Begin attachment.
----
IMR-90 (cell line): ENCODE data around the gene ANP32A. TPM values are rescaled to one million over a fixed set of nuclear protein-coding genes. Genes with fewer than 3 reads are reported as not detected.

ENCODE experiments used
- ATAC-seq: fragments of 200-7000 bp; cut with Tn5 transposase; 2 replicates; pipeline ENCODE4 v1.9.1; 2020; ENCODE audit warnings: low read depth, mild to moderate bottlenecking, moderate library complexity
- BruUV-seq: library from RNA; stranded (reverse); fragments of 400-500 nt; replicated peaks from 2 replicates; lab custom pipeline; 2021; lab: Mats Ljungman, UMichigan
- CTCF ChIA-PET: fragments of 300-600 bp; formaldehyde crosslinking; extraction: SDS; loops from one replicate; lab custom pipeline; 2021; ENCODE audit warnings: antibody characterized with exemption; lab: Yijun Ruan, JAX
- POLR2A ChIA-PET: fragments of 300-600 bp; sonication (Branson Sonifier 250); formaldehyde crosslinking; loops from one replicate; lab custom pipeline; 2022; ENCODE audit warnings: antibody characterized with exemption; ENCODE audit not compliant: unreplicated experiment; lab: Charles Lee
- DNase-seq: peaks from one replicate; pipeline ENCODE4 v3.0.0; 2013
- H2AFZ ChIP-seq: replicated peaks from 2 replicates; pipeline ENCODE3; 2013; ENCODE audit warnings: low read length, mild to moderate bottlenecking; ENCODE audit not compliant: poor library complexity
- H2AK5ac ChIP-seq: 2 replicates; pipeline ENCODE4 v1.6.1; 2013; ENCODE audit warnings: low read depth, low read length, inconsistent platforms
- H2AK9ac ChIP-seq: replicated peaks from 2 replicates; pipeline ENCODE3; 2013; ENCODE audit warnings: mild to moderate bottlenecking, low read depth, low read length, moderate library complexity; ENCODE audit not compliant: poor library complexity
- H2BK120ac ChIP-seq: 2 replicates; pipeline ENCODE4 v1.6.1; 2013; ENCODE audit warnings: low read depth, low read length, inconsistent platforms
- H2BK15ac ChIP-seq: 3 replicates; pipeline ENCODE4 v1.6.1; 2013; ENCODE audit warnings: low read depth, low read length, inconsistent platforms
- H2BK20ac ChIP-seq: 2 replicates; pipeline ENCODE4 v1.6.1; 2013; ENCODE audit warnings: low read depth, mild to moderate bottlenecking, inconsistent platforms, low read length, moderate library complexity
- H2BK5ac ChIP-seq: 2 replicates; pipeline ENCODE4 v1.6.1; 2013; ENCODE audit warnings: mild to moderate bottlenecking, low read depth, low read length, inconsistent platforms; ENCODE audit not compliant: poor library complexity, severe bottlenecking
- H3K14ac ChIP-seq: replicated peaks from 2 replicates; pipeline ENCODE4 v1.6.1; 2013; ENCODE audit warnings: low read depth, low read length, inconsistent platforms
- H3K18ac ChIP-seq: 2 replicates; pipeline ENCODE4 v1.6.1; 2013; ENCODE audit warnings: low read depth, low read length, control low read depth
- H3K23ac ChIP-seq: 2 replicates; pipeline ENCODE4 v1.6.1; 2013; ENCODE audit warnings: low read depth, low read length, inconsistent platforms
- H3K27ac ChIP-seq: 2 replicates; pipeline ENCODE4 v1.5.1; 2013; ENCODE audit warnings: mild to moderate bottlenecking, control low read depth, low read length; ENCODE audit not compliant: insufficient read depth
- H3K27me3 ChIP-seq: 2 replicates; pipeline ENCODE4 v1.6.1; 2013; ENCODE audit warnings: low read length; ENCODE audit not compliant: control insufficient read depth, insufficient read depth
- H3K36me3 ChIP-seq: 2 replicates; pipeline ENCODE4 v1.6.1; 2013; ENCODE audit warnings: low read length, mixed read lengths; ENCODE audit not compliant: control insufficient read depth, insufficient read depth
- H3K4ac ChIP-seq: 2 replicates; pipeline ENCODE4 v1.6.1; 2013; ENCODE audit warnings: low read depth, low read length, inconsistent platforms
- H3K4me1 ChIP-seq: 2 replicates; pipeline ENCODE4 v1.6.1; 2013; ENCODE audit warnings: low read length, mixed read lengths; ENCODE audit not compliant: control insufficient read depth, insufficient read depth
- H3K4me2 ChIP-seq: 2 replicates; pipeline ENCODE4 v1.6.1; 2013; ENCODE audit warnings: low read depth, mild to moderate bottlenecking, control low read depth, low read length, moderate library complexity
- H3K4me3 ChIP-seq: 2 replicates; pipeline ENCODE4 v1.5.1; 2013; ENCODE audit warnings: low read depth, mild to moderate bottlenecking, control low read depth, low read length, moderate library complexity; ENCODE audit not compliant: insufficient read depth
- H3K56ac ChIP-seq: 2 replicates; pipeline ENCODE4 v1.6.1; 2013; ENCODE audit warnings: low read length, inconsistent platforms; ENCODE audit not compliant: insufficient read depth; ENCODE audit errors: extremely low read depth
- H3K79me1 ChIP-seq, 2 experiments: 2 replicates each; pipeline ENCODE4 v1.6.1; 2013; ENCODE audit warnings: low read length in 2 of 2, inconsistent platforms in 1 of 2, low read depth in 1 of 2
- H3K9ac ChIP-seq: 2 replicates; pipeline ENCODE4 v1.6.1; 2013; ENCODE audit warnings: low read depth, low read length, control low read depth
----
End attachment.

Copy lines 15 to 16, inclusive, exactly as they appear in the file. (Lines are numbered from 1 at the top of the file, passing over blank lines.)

- H3K14ac ChIP-seq: replicated peaks from 2 replicates; pipeline ENCODE4 v1.6.1; 2013; ENCODE audit warnings: low read depth, low read length, inconsistent platforms
- H3K18ac ChIP-seq: 2 replicates; pipeline ENCODE4 v1.6.1; 2013; ENCODE audit warnings: low read depth, low read length, control low read depth